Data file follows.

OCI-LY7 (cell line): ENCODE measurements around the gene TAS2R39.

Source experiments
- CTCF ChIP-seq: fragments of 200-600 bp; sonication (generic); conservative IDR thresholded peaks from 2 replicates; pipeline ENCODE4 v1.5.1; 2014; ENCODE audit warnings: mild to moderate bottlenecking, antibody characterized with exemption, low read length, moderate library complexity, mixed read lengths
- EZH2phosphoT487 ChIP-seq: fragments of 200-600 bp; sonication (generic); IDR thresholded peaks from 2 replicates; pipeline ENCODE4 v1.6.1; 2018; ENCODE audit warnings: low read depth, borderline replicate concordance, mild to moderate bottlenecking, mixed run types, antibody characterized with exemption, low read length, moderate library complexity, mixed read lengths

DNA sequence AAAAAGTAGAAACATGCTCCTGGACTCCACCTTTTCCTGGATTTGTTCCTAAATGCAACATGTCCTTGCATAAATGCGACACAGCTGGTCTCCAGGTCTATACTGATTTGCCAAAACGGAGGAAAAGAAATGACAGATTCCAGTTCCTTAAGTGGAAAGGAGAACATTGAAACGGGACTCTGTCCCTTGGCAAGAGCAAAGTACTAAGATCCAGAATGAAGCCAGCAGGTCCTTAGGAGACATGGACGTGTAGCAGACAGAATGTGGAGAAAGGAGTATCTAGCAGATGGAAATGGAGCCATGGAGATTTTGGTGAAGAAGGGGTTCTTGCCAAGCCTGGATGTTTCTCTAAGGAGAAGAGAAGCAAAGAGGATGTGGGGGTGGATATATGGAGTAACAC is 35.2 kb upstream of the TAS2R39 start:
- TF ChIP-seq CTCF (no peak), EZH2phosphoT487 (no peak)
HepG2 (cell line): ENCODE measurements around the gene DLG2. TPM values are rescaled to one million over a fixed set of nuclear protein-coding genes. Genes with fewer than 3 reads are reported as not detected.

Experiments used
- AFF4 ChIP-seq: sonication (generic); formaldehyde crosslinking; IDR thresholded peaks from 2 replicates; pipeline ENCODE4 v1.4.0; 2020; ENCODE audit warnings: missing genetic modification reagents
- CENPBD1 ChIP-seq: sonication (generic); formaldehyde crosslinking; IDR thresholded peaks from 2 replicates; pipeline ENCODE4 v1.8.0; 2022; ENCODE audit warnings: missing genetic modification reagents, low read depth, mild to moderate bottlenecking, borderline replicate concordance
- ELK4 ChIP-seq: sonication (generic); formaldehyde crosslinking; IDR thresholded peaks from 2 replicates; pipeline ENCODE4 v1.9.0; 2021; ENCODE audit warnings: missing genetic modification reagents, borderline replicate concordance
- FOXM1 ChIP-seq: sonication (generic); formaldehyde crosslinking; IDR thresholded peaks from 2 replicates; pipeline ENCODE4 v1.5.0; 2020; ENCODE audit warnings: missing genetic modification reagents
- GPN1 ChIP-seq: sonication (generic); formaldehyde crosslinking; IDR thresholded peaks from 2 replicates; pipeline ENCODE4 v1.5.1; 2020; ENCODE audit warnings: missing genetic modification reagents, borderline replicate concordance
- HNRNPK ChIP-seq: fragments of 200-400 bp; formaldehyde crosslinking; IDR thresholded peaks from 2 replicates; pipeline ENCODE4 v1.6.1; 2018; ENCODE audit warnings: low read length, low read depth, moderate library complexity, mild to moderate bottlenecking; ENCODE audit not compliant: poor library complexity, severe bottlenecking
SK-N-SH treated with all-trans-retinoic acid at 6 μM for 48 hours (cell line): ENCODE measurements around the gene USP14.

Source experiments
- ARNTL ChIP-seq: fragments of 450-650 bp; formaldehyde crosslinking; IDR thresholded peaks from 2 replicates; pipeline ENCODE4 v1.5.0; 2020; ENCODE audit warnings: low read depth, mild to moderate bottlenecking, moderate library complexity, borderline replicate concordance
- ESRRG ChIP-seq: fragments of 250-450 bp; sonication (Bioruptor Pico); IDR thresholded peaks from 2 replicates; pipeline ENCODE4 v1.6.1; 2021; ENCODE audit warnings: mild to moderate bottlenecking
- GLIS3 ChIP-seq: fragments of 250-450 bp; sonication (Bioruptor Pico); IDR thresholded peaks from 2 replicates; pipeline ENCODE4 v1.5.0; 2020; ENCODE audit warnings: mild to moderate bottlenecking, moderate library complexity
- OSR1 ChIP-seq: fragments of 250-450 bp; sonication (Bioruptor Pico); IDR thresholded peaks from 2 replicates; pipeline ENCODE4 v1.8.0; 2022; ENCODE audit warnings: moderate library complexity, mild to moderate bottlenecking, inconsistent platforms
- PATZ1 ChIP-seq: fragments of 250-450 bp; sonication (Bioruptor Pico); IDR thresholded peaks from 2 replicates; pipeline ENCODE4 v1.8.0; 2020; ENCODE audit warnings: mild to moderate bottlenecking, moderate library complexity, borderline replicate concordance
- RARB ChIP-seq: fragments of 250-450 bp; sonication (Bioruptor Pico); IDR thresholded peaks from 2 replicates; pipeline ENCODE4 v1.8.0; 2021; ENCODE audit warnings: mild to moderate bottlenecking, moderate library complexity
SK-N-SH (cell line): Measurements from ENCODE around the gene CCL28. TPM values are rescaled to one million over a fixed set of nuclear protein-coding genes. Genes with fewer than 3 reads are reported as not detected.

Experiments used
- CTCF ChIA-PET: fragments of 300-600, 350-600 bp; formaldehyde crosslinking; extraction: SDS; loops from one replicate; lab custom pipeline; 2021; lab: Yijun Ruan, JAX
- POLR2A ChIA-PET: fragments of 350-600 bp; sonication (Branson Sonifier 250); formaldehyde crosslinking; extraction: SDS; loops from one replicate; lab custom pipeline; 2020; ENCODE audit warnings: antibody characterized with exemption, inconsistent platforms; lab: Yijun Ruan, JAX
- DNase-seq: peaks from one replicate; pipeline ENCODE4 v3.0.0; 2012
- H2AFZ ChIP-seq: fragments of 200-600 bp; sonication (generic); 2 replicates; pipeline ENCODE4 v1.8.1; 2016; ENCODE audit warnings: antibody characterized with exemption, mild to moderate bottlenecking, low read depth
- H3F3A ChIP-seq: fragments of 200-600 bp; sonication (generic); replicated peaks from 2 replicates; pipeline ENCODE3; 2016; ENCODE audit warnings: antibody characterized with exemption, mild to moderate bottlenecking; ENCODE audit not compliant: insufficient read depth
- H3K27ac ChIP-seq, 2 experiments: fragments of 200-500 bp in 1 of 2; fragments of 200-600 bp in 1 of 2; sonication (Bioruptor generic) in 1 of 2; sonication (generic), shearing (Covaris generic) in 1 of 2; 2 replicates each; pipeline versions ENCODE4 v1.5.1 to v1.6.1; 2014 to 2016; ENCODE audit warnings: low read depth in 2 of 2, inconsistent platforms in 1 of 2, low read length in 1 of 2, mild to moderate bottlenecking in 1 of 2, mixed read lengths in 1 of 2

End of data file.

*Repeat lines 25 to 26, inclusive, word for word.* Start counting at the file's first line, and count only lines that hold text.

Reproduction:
- CTCF ChIA-PET: fragments of 300-600, 350-600 bp; formaldehyde crosslinking; extraction: SDS; loops from one replicate; lab custom pipeline; 2021; lab: Yijun Ruan, JAX
- POLR2A ChIA-PET: fragments of 350-600 bp; sonication (Branson Sonifier 250); formaldehyde crosslinking; extraction: SDS; loops from one replicate; lab custom pipeline; 2020; ENCODE audit warnings: antibody characterized with exemption, inconsistent platforms; lab: Yijun Ruan, JAX